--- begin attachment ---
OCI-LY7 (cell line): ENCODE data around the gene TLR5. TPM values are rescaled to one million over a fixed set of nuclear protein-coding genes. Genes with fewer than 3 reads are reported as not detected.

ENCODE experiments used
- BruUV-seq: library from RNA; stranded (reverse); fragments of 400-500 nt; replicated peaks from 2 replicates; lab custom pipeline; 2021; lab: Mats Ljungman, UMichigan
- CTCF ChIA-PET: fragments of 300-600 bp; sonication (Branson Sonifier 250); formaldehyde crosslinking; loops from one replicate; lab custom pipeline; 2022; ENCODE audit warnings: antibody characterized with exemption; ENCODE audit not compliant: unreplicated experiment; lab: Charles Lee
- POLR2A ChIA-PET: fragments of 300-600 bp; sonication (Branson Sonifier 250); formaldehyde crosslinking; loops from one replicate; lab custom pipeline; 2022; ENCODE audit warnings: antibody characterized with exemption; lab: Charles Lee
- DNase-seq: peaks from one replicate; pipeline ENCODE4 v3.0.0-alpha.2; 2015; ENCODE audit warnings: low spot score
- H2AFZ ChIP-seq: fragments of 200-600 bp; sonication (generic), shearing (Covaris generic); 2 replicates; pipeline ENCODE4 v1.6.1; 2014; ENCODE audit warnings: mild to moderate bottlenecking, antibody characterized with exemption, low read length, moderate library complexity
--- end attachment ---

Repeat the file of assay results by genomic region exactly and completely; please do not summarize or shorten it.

OCI-LY7 (cell line): ENCODE data around the gene TLR5. TPM values are rescaled to one million over a fixed set of nuclear protein-coding genes. Genes with fewer than 3 reads are reported as not detected.

ENCODE experiments used
- BruUV-seq: library from RNA; stranded (reverse); fragments of 400-500 nt; replicated peaks from 2 replicates; lab custom pipeline; 2021; lab: Mats Ljungman, UMichigan
- CTCF ChIA-PET: fragments of 300-600 bp; sonication (Branson Sonifier 250); formaldehyde crosslinking; loops from one replicate; lab custom pipeline; 2022; ENCODE audit warnings: antibody characterized with exemption; ENCODE audit not compliant: unreplicated experiment; lab: Charles Lee
- POLR2A ChIA-PET: fragments of 300-600 bp; sonication (Branson Sonifier 250); formaldehyde crosslinking; loops from one replicate; lab custom pipeline; 2022; ENCODE audit warnings: antibody characterized with exemption; lab: Charles Lee
- DNase-seq: peaks from one replicate; pipeline ENCODE4 v3.0.0-alpha.2; 2015; ENCODE audit warnings: low spot score
- H2AFZ ChIP-seq: fragments of 200-600 bp; sonication (generic), shearing (Covaris generic); 2 replicates; pipeline ENCODE4 v1.6.1; 2014; ENCODE audit warnings: mild to moderate bottlenecking, antibody characterized with exemption, low read length, moderate library complexity